Minister, Health System Reel Over Allegations of ‘Putsch’ by Hadassah Doctors

YERUSHALAYIM -
A medical clown visits a young patient at the protest tent in Sacher Park, Yerushalayim, June 4, at the protest tent built by parents of young cancer patients in the Hema-ontology department in Hadassah Ein Kerem. (Yonatan Sindel/Flash90)

Health Minister Rabbi Yaakov Litzman said that he was “shocked” at the allegations that a crisis that has led to the mass resignation of staff from the pediatric hemato-oncology unit of Hadassah Ein Kerem Hospital was actually engineered by the head of the unit, Dr. Michael Weintraub, who was allegedly seeking a better deal from Shaare Tzedek Hospital. “It is hard to believe that senior medical staff would try to commit a putsch at the hospital, and surreptitiously try to take the unit’s workers – nurses, management, and social workers – out of the hospital just to ruin it. It just does not make sense. They are destroying the health system with their actions. I am ordering an immediate investigation into this matter, and how and whether Shaare Tzedek was involved in this,” he said.

Minister Rabbi Litzman spoke at a medical conference in Tel Aviv Wednesday, after Channel Two revealed Tuesday night the background to the resignation of the members of Hadassah Ein Kerem’s childhood oncology staff in March, which took effect earlier in June. According to the report, the resignations were engineered by Weintraub, who sought to bring the staff over to Shaare Tzedek, which had expressed interest in opening a similar unit.

The doctors resigned after hospital director Ze’ev Rotstein began a reorganization of the unit, as the hospital was in poor financial shape. Among other things, they accused him of preferring foreign patients over Israeli ones, as the families of young cancer patients from other countries were paying cash. The doctors claimed they could not provide appropriate treatment for patients at the hospital, as the resources they needed were being used up by the foreign patients. Earlier in June, doctors and set up a protest tent at Sacher Park in Jerusalem, calling it a “cancer field hospital.”

On Wednesday, Yediot Acharonot published copies of e-mail communications between Weintraub, Hadassah Ein Kerem staff, and Shaare Tzedek officials confirming the Channel Two story. The resignations were apparently planned well before the crisis developed in March; one message, dated January 12th, discusses the negotiations apparently going on for some time with Shaare Tzedek. Written by Natan Gorelik, head of the unit’s social worker staff, the message says that the workers need enough time “to understand what is happening on the Shaare Tzedek front and move forward.” Other messages, from November 2016 and sent by Weintraub to Shaare Tzedek staff, discuss the needs of a pediatric hemato-oncology unit, including how much space would be needed.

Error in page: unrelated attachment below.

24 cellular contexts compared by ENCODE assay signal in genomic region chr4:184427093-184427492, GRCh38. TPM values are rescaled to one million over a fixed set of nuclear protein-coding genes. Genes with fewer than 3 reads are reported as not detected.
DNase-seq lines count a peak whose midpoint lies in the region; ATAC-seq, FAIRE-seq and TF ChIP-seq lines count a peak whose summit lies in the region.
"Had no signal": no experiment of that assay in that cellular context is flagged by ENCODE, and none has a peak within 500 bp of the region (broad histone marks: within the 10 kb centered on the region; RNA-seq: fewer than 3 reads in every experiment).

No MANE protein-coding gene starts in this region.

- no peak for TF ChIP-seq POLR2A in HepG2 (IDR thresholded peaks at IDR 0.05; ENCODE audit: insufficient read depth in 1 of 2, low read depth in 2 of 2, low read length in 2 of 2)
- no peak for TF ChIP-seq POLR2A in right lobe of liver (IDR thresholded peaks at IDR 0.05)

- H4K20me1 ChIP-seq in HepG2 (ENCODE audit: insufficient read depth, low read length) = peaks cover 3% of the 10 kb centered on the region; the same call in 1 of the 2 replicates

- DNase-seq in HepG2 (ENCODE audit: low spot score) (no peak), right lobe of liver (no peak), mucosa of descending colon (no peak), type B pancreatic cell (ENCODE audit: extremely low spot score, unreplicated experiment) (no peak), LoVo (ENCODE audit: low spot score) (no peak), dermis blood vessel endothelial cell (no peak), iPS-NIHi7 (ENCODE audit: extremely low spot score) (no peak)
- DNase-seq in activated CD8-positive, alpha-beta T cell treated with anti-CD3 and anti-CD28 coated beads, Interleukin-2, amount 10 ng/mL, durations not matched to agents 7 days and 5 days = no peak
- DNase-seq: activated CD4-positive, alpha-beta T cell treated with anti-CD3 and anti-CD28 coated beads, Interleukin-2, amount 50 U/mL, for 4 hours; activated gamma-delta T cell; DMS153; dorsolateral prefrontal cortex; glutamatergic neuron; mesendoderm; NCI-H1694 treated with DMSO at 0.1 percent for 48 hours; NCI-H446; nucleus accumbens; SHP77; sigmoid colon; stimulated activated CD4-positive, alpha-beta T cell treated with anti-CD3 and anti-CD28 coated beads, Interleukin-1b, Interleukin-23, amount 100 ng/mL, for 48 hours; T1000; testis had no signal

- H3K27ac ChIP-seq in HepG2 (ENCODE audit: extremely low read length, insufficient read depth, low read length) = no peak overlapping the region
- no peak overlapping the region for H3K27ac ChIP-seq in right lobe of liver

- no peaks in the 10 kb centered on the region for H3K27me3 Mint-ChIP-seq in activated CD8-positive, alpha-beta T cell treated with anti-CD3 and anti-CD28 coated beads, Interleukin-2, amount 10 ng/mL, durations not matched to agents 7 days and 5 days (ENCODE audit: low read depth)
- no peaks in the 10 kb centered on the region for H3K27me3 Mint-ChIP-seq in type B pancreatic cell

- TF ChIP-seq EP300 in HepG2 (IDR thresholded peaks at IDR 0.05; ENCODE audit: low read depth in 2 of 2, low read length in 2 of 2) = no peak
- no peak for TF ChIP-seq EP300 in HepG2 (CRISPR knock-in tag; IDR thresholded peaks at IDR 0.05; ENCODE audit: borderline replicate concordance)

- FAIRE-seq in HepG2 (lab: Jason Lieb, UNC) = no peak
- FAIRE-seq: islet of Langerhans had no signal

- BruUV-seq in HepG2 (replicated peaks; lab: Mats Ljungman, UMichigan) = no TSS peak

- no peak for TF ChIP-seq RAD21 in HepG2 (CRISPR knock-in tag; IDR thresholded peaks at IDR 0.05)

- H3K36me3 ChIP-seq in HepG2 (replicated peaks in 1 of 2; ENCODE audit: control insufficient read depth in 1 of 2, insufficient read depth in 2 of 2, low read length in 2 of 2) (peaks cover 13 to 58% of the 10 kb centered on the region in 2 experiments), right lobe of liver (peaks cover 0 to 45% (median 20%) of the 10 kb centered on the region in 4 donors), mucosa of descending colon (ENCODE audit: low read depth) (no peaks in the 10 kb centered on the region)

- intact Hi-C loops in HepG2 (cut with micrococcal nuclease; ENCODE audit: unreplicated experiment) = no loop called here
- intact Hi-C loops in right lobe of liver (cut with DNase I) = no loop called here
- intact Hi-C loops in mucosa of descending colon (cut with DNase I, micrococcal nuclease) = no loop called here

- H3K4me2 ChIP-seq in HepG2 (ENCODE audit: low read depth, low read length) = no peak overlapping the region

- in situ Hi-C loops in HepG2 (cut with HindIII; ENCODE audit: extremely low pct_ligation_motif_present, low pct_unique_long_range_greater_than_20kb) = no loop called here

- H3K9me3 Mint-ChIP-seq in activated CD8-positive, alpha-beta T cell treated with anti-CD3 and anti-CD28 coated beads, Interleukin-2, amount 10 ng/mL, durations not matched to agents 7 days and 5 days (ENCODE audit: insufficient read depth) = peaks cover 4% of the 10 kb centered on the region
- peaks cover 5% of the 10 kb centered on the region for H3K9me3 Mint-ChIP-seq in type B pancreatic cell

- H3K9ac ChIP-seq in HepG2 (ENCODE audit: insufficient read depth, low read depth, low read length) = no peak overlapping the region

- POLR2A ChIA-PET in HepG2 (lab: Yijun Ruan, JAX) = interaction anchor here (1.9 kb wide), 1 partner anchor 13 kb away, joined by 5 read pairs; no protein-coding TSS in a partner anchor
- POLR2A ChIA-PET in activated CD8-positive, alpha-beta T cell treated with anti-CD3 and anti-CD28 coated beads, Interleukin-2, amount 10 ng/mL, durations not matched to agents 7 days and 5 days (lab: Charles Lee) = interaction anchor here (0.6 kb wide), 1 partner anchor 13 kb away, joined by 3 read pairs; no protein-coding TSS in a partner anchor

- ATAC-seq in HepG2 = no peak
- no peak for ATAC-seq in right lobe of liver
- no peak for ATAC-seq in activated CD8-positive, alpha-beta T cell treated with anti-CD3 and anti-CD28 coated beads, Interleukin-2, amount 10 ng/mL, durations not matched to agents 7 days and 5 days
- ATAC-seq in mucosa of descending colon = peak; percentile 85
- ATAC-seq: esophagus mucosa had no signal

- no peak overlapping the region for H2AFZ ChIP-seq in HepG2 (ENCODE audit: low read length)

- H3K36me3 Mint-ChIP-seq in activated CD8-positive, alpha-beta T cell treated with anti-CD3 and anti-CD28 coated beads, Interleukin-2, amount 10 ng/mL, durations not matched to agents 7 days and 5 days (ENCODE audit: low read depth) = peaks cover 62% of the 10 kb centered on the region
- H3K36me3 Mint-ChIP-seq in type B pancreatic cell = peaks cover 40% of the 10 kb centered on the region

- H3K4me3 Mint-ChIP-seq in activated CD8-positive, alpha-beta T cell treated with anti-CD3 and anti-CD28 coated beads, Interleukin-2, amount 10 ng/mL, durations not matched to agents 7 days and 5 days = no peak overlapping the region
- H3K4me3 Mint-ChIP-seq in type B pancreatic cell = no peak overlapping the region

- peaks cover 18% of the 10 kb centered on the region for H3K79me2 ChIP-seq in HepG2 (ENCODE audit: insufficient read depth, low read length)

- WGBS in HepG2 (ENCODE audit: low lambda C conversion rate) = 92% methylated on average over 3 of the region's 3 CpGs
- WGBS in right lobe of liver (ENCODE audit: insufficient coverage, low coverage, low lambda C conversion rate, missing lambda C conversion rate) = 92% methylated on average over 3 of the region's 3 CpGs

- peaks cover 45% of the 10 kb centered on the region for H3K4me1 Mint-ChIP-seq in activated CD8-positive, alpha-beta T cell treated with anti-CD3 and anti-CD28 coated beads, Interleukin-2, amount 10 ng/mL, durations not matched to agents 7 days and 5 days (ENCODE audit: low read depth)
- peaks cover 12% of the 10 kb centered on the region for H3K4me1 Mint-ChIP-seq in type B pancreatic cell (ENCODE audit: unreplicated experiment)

The Hadassah Ein Kerem saga has been a major black eye for the Health Ministry, which has been accused of ignoring a crisis that was costing the lives of sick children. However, said Minister Rabbi Litzman, his office had been in constant touch with doctors in an effort to resolve the crisis – except that there had been almost no movement on the other side. “Now I understand why they did not respond,” he said Wednesday. With that, “I do not take offense at anything anyone has done. I am urging the doctors to come back to work, for the sake of the children. Any promises I have made to improve the situation at Hadassah Ein Kerem will be fulfilled, I will keep my promises.”

In a statement, Hadassah Ein Kerem doctors continued to claim that they were responding to specific circumstances at the hospital, and that the crisis had not been “manufactured. Professor Rotstein decided to unite the hospital’s pediatric and adult hemato-oncology departments, even though the children have very different needs. There is no similar situation in any hospital anywhere else, and it was made without consulting with experts. We said that if this decision was not changed we would resign. Instead of paying attention, Professor Rotstein and the Health Ministry decided to harden their hearts. Even now there is no reasonable plan for running the department. Several approaches, including arbitration, were suggested to solve the crisis, but the Ministry did not agree. All that has emerged from this has been the sullying of our reputations in the media.”

In a statement, Shaare Tzedek denied coordinating anything with Weintraub. Professor Yonatan Halevy, with whom Weintraub had been in contact, “announced months ago that Shaare Tzedek would not proceed with setting up a pediatric hemato-oncology unit until the current crisis was resolved. All of his involvement in this matter has been to try and resolve the crisis. Contrary to what has been presented in this media blitz, Professor Halevy very early on in this saga urged the Hadassah Ein Kerem doctors to return to their positions, and all of the communications between him and Hadassah Ein Kerem staff were in this vein.”